On the headwall, the trail makes long sweeping traverses, with few switchbacks and with very reasonable grades. We made good time amid the thicker and more lush flora. About this time we met up with a few hikers already on the downhill after their early morning summit. In time, the trail works its way more toward the base of the eastern lower summit, before a sharp turn back to the northwest, in which it finally gains onto the ridge connecting the two peaks. Views opened up nicely here, with lovely meadows and a nice mix of forest, grass and rocky outcrops. We walked to an old cabin which in the past had been used by the lookout personnel.

At the cabin, we took a short break, then continued on to the summit a couple of hundred feet farther up. We arrived on top, tagging rocks and searching for the highest natural points amid the base of the massive lookout tower. Views were stunning in every direction. The humidity must have been in the single percents because we could make out fine detail on peaks 50 miles away. Humphreys looked so close we could almost touch it. A stiff breeze was the only source of discomfort. We descended back to the cabin and took a long lunch break and rest. The trail had become busier, and we chatted with the various hikers. Most were coming up (or going down) our way, but a few had come up from the other routes (one guy reporting his way was very overgrown and hard to follow).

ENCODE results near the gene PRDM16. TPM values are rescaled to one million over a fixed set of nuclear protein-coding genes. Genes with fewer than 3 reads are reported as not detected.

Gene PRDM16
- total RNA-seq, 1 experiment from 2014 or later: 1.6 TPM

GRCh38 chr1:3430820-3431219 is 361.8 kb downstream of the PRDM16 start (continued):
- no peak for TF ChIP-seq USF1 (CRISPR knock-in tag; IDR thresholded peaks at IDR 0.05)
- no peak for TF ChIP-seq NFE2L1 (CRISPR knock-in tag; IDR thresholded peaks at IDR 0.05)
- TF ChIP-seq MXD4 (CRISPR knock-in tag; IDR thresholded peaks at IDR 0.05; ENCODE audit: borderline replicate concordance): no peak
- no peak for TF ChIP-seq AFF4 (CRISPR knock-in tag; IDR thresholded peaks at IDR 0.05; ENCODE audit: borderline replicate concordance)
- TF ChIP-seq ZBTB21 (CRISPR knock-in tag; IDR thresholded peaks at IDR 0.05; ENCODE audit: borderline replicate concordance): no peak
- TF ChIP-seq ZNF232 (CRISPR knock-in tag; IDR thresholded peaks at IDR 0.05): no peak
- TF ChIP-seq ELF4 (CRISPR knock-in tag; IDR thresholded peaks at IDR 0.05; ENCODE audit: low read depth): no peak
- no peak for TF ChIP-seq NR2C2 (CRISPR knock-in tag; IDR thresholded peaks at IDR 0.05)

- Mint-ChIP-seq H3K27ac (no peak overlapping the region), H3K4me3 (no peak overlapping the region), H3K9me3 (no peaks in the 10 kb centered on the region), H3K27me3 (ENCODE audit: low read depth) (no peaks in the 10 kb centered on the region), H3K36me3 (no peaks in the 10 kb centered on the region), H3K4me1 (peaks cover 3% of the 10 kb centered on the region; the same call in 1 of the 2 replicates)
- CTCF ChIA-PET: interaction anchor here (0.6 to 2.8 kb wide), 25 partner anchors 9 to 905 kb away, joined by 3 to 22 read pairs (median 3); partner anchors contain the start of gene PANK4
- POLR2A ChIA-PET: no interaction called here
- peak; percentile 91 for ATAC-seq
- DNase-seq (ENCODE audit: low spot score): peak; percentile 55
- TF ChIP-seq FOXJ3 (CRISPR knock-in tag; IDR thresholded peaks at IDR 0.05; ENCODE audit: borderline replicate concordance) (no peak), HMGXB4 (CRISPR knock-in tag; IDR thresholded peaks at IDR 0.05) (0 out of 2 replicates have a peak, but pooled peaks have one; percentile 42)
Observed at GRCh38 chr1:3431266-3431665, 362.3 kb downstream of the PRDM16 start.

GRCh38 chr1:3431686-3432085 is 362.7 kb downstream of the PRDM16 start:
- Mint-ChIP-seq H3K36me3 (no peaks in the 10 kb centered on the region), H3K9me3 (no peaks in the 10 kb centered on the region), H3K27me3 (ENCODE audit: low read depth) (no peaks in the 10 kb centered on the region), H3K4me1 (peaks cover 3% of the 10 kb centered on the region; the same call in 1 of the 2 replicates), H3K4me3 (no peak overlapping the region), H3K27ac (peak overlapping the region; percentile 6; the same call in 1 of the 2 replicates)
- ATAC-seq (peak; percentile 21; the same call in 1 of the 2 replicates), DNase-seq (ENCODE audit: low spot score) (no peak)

Eventually we began our hike down, which went without event other than taking it slow. At the very bottom, within sight of the parking lot we heard a long extended creak, then some cracks, and about 20 feet to our right off the trail, a tree fell! This was a first for both of us, to see a tree actually fall. And yes, they do make a noise when they fall. We just happened to be walking by when this old guy finally gave out. Fortunately we were well clear of its path. Back to our truck by 3, we drove back to Flagstaff and got a hotel room. We slept like fallen logs that night (reference intended).

The drive back to Phoenix the next day had one interesting incident, as a small grass fire on the median of Interstate-17 near Camp Verde was generating smoke and flames. But no fire trucks were there so it must have just started. Traffic slowed into a single file as the flames were lapping the edge of the highway and sending dense smoke across our road. We just held our noses and pointed the truck through the haze, and got through. The rest of the drive was uneventful, and hot.

(c) 2005, 2016 Scott Surgent. For entertainment purposes only. This report is not meant to replace maps, compass, gps and other common sense hiking/navigation items. Neither I nor the webhost can be held responsible for unfortunate situations that may arise based on these trip reports. Conditions (physical and legal) change over time! Some of these hikes are major mountaineering or backpacking endeavors that require skill, proper gear, proper fitness and general experience.